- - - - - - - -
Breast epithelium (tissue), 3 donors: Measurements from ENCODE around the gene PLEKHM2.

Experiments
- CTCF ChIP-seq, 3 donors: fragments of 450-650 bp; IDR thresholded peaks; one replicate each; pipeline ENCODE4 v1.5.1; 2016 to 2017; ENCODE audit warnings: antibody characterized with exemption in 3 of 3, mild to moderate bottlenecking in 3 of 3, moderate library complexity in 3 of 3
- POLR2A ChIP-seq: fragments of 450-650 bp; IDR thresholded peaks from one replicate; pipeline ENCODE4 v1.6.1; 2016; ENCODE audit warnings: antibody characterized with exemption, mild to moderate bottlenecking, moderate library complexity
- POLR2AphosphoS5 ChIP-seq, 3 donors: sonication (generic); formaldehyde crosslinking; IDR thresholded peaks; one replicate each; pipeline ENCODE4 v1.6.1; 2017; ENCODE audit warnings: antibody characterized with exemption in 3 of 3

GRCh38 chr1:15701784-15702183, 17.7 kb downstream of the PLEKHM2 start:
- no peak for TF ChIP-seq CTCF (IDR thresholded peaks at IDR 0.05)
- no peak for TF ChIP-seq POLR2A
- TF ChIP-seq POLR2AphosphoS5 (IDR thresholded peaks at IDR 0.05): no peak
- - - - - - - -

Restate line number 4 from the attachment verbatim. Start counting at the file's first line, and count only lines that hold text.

- POLR2A ChIP-seq: fragments of 450-650 bp; IDR thresholded peaks from one replicate; pipeline ENCODE4 v1.6.1; 2016; ENCODE audit warnings: antibody characterized with exemption, mild to moderate bottlenecking, moderate library complexity